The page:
We have discovered a connected network of quantum spin liquids on the kagome lattice, which are mapped onto each other via a threefold transformation. One of the branches of this network is the anisotropic XXZ model, known to be a quantum spin liquid for spin-1/2 (refs 59, 60, 61) (see the red lines in Figs 1 and 4), which includes the actively studied HAF. While every triad of Hamiltonians connected by this mapping have exactly the same energy spectrum at the classical and quantum level, the corresponding spin configurations are necessarily transformed by . As a consequence, the threefold mapping of the XXZ line gives rise to spin liquids with intrinsic vector chirality because of DM interactions. The Ising antiferromagnet sits at the centre of this map (see Fig. 4), which sheds a new light on the unique propensity of this model to remain disordered28,63,64.

Beyond these three branches of quantum spin liquids, we have studied the stability of Hamiltonian (1) for Jz>0, up to linear order in spin wave theory. We have found an extended region of the phase diagram in Fig. 4 where quantum disorder prevails. The small XXZ anisotropy observed in Herbertsmithite49,58 (J/Jz≈0.9) brings this compound within the tip of this extended region.

At the classical level, the HAF maps onto two models where algebraic correlations take the form of FM pinch points visible in the structure factor of Fig. 2. Keeping the DM term constant, if one tunes the Jz coupling of these models until they become isotropic ferromagnet, the chirality can spontaneously become scalar.


Our work opens a wide range of exciting directions to follow, both theoretically and experimentally. In light of the intense research on the HAF and XXZ models, here we propose two lines of systems with the same energy spectra, but different (chiral) magnetic signatures. With this probe at hand and Figs 1 and 4 in mind, it would be of great interest to look for new insights as one approaches these models and their chiral counterparts from different angles in parameter space (J, Jz, D). In particular, the spreading of quantum disorder within the white triangle of Fig. 4 and in its vicinity shall conserve the threefold symmetry, and be mediated by quantum order-by-disorder mechanisms as we vary the spin length S59,62.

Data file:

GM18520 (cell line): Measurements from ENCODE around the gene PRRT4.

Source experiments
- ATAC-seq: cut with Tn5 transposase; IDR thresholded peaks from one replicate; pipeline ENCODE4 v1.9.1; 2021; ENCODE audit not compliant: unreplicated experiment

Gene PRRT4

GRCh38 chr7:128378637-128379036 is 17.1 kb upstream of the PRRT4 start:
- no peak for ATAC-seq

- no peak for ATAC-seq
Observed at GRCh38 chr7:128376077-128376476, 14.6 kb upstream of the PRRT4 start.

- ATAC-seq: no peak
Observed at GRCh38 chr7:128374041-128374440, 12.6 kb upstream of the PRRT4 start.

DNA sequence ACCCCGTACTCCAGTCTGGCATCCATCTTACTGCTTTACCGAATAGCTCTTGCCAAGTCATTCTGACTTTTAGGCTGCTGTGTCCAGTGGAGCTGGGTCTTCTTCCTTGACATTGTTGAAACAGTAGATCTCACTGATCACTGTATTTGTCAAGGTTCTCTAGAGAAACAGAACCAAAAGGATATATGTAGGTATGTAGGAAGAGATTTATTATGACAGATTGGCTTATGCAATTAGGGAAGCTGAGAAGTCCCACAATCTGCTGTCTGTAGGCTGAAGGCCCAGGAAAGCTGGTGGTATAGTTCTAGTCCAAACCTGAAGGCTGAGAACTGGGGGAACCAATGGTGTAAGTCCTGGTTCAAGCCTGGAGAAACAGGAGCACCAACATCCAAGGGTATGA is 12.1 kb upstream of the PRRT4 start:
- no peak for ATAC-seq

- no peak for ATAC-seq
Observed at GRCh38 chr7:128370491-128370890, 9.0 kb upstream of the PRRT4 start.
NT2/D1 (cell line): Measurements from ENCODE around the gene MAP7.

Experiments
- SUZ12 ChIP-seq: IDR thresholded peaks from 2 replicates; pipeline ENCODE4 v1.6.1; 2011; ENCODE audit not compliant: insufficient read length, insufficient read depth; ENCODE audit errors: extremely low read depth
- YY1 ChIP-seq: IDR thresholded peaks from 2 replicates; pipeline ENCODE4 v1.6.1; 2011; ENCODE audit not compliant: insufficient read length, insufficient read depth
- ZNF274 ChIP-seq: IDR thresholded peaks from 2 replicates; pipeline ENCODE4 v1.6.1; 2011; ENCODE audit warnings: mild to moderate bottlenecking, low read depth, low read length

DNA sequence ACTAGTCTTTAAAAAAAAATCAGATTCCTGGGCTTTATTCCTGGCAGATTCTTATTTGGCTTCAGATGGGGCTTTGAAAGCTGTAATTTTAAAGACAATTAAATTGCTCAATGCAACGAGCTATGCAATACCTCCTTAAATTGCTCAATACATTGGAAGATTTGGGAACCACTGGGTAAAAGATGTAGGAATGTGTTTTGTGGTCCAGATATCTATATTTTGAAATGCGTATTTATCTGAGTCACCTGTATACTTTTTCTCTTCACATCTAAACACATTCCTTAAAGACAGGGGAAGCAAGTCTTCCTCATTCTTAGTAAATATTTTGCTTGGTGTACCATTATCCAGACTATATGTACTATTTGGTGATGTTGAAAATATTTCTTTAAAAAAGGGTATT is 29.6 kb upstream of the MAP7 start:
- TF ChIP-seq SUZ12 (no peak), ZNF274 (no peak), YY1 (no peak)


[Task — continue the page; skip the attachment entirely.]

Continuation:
The inclusion of 2nd and 3rd nearest-neighbour interactions J2=J3=JNNN is known to stabilize a chiral spin liquid at finite value (refs 21, 22, 23, 24, 25, 26, 60, 61, 68). This value has been shown by DMRG to decrease as the antiferromagnetic Jz coupling vanishes60,61. This means that the chiral spin liquid is getting closer to the nearest-neighbour XXZ model as Jz goes from 1 to 0. It would thus be very tempting to extend this work to FM coupling (Jz<0) towards the XXZ0 and equivalent FDM± points. Since symmetry can be spontaneously broken in the classical FDM± ground states, the possible connection with the chiral spin liquids at finite JNNN is a particularly attractive open question.